Partners buy back branding firm

Caryn Foster Durham

Caryn Foster Durham

A brand strategy firm with an office in Richmond is marking its 41st year in business with a change in ownership.

Charles Ryan Associates is now owned by managing partners Caryn Foster Durham and Susan Lavenski, who purchased the firm Sept. 30, from previous owner Triana Management, an investment group led by the CEO of Charleston, West Virginia-based Triana Energy.

The investment group purchased the company from its namesake, founder Charles Ryan, in 2007 – six years after the Charleston-based firm opened a Richmond office in Shockoe Bottom. Foster Durham and Lavenski, who manage the company’s Richmond and Charleston offices, respectively, became minority owners five years ago with the ultimate goal of attaining full ownership.

“Our goal was always to buy the firm since the investors bought it in ’07 from Charles Ryan,” Foster Durham said. “In 2005, we knew Charlie was getting older, he was likely going to sell, so we made the decision that I would move here to revamp the Richmond office.

“It was very important for us that we kept the ownership internal, so we didn’t sell to someone else and get swallowed up by that.”

Foster Durham would not disclose the overall purchase price. She and Lavenski purchased the company outright as equal partners through an agreement that she said allowed them to close the deal without any interruptions for clients or staff.

Susan Leveski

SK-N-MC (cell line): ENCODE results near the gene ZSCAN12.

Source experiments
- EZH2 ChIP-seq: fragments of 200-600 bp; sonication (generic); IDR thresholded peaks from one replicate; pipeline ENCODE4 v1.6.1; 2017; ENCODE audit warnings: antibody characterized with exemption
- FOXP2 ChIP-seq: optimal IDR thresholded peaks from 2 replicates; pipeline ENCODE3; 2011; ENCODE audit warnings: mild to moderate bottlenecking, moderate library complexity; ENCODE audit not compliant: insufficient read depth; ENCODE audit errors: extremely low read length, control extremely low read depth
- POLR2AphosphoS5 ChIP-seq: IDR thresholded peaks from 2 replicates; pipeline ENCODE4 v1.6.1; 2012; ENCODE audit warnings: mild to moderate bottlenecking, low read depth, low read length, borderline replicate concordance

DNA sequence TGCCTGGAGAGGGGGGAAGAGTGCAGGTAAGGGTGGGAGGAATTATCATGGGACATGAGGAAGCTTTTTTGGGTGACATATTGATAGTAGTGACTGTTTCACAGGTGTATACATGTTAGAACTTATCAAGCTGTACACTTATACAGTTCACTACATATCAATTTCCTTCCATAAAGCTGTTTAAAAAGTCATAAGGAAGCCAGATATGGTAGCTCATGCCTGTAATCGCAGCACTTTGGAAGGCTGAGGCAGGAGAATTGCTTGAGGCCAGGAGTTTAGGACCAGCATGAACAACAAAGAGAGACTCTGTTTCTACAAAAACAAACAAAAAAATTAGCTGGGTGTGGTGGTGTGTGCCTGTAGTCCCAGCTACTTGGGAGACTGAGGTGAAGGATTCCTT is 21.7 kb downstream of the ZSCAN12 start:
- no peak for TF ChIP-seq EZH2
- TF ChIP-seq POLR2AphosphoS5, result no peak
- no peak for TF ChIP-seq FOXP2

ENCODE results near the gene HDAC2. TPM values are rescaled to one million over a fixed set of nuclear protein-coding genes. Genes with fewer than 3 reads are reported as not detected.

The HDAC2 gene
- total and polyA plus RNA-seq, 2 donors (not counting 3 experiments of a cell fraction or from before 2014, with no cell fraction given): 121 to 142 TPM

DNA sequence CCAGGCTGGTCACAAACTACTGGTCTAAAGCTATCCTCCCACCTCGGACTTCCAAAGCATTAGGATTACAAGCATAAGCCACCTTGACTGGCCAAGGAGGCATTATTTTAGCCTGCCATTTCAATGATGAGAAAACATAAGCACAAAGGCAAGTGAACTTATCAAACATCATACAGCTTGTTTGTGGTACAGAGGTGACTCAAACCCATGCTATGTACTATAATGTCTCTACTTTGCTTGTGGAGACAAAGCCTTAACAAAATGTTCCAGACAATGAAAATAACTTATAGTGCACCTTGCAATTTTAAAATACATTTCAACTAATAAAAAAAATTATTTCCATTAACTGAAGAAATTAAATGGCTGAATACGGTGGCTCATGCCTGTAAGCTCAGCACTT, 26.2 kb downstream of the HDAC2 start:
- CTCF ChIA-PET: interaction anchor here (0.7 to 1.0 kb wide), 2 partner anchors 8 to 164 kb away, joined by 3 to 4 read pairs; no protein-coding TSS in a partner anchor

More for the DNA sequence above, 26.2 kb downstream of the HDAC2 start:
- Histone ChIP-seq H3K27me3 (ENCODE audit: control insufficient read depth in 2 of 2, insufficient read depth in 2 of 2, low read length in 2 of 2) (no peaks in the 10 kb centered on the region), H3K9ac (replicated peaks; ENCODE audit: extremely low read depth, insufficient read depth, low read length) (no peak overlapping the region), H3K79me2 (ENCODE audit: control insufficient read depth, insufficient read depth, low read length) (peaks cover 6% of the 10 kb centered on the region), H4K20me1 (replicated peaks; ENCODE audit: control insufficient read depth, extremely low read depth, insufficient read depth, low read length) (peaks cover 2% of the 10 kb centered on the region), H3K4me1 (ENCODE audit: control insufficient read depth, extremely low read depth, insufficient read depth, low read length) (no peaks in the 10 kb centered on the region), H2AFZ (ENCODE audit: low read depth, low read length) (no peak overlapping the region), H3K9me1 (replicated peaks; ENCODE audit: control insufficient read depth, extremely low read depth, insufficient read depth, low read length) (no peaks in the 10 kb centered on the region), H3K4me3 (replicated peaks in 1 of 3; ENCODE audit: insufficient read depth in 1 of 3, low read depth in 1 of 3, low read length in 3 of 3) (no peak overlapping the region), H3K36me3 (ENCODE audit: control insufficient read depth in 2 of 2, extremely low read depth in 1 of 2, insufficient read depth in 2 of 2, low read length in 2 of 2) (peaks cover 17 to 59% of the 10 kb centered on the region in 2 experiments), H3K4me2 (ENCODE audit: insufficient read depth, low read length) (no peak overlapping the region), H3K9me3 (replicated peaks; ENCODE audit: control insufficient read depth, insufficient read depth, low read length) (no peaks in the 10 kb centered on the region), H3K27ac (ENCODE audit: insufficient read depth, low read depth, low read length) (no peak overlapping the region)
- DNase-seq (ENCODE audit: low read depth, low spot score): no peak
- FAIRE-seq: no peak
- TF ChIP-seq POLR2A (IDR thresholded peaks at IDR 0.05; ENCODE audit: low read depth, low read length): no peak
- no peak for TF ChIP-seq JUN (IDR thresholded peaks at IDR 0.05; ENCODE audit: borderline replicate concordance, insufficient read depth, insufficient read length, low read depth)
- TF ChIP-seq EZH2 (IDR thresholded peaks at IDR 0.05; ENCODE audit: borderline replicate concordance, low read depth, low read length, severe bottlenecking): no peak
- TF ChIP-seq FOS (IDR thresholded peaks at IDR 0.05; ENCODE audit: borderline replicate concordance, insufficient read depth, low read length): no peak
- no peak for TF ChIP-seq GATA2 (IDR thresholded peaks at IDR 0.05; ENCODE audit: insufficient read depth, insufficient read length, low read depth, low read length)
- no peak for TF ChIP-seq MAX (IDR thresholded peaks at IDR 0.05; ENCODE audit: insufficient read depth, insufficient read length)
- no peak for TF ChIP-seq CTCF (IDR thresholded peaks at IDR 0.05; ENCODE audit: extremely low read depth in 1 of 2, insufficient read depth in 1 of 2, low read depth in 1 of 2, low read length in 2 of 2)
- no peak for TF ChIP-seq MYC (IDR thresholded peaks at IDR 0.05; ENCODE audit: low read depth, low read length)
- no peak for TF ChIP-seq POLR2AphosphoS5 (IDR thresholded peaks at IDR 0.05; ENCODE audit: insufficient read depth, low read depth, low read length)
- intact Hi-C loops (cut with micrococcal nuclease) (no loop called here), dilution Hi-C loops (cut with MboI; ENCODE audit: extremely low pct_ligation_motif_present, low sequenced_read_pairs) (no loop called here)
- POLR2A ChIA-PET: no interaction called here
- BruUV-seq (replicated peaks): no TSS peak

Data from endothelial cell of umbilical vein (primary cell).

Susan Leveski

The firm employs a staff of 27 between both offices who provide advertising, public relations and digital and social media services to such clients as Richmond Region Tourism, Virginia Tourism Corp., Virginia Craft Brewers Guild, Virginia State Police and Wellpoint/Anthem. Annual billings have averaged approximately $5.5 million over the last three years, Lavenski said.

With the ownership change, Foster Durham said the firm would look to benefit from its new status as a women-owned company that would also classify it as a federally designated minority-owned firm. Such classifications will allow the firm to go after more government contracts and work with larger firms that want to hire out projects to minority-owned businesses.

“There are many set-asides for women-owned businesses,” said Foster Durham, who serves on the board of the Richmond chapter of the National Association of Women Business Owners. “One of the things that this allows us to do is position ourselves for pieces of business that we might not have traditionally been considered for, from either (chief marketing officers) or search consultants.”

Foster Durham next month marks 20 years with the company – the past 10 in Richmond. She said Charles Ryan, who recently attended an annual meeting in Richmond to celebrate his company’s 41st year, is pleased to see the business squarely back in familiar hands.

“He is absolutely thrilled with our taking back the reins of the firm, so to speak,” she said.

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